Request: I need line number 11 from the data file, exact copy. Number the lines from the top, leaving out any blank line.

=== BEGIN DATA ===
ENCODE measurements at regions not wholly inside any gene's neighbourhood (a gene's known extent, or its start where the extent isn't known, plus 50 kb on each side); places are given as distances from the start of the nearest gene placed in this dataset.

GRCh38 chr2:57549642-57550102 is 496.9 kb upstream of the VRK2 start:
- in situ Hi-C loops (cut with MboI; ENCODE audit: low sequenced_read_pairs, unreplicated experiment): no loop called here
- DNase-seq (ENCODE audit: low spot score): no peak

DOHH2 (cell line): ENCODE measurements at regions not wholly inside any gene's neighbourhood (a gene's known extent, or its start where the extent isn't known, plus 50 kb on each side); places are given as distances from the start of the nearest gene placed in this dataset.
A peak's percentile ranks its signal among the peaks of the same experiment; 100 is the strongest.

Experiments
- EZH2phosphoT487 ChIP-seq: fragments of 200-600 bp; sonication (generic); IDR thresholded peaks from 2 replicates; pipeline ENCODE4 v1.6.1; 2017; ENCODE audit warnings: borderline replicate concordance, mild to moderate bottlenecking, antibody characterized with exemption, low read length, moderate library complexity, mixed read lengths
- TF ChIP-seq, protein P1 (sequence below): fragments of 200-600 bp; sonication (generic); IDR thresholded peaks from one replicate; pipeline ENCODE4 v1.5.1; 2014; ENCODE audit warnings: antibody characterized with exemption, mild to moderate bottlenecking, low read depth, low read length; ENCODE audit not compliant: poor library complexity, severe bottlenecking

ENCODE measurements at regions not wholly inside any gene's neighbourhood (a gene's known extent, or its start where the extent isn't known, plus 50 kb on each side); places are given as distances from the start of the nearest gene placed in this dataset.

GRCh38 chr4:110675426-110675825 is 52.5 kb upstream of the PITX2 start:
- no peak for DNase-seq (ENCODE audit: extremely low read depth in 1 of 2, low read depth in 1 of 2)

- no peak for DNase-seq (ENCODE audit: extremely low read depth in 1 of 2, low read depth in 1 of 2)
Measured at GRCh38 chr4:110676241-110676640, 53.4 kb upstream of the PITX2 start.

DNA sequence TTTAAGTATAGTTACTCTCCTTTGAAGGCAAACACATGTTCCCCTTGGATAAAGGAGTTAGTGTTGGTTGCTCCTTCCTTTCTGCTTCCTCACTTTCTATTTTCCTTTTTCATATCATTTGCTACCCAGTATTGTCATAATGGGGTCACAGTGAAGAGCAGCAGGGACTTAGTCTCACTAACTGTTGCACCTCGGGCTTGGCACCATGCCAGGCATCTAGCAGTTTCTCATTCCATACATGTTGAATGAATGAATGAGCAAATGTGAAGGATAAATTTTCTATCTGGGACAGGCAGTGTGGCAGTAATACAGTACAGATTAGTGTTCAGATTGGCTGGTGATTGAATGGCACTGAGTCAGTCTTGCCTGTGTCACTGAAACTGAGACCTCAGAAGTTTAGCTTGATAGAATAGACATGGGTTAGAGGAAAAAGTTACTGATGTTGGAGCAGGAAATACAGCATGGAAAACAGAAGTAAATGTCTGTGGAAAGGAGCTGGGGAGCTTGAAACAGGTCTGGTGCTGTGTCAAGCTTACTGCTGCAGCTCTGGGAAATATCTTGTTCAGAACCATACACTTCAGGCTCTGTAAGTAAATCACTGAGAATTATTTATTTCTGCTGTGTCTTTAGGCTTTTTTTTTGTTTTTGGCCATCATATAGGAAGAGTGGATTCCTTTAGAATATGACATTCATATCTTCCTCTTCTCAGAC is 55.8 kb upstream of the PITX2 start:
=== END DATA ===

GRCh38 chr4:110675426-110675825 is 52.5 kb upstream of the PITX2 start: